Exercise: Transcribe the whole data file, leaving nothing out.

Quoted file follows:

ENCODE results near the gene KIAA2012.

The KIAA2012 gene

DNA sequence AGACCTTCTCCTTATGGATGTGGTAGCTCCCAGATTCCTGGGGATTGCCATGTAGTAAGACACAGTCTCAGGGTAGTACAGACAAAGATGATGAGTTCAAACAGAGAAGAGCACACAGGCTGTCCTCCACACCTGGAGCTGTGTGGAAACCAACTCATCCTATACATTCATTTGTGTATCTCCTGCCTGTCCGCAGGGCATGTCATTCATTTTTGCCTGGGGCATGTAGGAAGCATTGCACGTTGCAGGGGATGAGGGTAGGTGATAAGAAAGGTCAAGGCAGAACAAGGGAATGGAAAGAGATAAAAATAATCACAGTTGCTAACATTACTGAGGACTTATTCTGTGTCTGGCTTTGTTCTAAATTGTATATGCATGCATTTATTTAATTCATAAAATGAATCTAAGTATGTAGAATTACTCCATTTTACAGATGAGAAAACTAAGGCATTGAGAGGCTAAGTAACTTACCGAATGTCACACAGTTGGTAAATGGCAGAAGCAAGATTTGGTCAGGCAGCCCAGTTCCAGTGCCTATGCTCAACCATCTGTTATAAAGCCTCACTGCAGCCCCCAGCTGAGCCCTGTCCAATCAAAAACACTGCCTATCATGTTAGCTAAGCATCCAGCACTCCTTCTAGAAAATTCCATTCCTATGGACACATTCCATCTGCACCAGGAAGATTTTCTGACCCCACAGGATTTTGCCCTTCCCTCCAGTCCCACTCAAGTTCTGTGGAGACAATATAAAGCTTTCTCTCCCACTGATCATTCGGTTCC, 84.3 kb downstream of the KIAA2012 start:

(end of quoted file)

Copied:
ENCODE results near the gene KIAA2012.

The KIAA2012 gene

DNA sequence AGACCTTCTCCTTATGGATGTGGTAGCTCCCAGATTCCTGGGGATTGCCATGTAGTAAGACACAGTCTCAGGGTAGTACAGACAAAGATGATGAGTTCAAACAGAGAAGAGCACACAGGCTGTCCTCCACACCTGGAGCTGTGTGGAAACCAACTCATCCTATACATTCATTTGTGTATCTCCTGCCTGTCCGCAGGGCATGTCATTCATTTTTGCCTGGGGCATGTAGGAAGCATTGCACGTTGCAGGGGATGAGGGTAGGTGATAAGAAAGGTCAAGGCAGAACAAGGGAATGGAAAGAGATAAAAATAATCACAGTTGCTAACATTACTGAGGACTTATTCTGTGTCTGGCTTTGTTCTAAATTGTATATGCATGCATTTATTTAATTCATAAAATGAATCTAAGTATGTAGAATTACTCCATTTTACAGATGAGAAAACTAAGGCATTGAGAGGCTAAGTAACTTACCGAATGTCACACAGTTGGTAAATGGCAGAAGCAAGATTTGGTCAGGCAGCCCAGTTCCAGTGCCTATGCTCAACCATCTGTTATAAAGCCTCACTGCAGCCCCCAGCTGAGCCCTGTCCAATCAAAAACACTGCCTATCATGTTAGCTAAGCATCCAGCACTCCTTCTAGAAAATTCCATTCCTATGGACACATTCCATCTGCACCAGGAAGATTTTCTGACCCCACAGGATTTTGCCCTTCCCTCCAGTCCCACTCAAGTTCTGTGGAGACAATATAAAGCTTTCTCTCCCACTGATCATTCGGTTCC, 84.3 kb downstream of the KIAA2012 start: